Additional Category: USA

Press Clip Source: Big News Network
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Kalaya'an Mendoza of Nonviolent Peaceforce, introduces training practices on holistic safety and security, situational awareness and threat assessment on Saturday in Brookyln's Sunset Park neighborhood. (Neha Gautam)  PreviousKalaya'an Mendoza of Nonviolent Peaceforce introduces training practices on holistic safety and security, situational awareness and threat assessment on Saturday in Brookyln's Sunset Park neighborhood. (Neha Gautam)

NEW YORK, New York -- Police data show New York City saw a 368% increase in assaults against Asian residents in September, compared with the same time last year.

As a result of continued anti-Asian violence and rhetoric, community organizations are training New Yorkers on how to safely intervene and de-escalate verbal assaults. In collaboration with Nonviolent Peaceforce, the Asian American Federation hosted an "Upstander Intervention Training" this weekend in Brooklyn's Sunset Park neighborhood, with the goal of helping residents develop techniques to respond appropriately when witnessing a hate incident.

Joo Han, deputy director of the Asian American Federation, said it is important for people to know how to take action beyond calling 911.

"A lot of times there's a reason why people don't report, right?" Han pointed out. "There's some folks in our community who haven't had safe interactions with police. They may be undocumented. So we also need to be mindful of that. If we're thinking about creating safety for ourselves, we want to also make sure we're creating safety for other communities."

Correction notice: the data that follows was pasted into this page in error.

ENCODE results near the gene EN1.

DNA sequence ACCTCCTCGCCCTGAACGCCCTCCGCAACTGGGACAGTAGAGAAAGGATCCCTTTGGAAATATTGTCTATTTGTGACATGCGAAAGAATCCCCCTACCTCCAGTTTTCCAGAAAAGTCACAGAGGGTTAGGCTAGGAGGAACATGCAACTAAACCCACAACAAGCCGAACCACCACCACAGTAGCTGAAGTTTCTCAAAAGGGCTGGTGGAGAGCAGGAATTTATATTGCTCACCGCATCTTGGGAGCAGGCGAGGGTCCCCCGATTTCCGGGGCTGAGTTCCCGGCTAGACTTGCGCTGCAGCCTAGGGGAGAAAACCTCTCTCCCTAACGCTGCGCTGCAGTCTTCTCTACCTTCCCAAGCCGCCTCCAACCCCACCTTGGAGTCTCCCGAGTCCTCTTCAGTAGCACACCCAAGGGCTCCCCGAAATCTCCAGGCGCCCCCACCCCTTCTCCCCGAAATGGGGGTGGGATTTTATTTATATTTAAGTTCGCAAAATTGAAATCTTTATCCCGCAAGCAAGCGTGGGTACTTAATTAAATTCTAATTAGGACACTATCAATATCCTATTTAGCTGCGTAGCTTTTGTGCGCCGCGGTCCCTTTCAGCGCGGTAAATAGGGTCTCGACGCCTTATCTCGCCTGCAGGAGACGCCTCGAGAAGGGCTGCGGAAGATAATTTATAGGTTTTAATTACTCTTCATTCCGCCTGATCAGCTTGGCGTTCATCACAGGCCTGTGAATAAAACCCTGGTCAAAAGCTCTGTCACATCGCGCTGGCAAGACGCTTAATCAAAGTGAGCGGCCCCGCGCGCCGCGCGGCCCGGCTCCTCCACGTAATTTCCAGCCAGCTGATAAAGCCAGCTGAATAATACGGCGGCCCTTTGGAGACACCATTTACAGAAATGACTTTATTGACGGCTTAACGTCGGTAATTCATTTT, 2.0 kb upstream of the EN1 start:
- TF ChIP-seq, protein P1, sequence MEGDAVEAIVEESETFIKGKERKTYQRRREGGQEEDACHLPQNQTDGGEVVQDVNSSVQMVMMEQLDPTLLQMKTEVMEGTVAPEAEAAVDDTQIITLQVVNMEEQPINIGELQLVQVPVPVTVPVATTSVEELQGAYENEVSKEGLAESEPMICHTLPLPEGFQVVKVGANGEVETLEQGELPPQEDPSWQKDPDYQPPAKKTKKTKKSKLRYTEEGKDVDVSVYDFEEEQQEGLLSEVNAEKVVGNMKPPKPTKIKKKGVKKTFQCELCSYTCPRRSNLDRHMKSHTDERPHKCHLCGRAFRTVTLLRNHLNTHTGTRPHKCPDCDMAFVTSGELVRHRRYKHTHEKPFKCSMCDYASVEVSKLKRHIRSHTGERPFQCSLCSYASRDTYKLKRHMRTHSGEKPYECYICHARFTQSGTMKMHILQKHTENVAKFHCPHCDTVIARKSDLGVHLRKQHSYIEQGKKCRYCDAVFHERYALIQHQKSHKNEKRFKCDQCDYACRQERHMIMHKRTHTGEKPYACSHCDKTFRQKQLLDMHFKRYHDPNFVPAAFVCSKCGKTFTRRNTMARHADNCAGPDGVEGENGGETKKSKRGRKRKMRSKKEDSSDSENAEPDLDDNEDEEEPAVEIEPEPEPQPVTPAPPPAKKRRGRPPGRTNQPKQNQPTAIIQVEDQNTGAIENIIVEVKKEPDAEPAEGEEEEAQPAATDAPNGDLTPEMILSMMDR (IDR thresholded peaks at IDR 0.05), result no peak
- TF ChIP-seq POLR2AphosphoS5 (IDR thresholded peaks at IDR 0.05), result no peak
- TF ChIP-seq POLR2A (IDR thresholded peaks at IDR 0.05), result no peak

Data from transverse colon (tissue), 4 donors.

The training is part of the federation's Hope Against Hate Campaign, which includes standardizing and coordinating bias incident reporting sites in multiple languages. They are also training safety ambassadors and companions in de-escalation strategies and mental-health support for Asian-majority neighborhoods.

Nonviolent Peaceforce has supported similar community protection programs in the Twin Cities and around the world.

Kalaya'an Mendoza, director of U.S. programs for the group, said training can be pivotal to finding solutions rooted in community safety.

"New York right now is an epicenter of anti-Asian violence," Mendoza asserted. "The impact right now, I feel like, is a paradigm shift happening, where people are seeing that they have the agency and ability to facilitate safety."

New York had the second-highest number of Asian hate incident reports from March 2020 through June 2021, according to a report from Stop AAPI Hate.

The Asian American Federation is hosting additional virtual trainings in November, with plans to host more in-person events throughout the city in the coming months.

Source: New York News Connection

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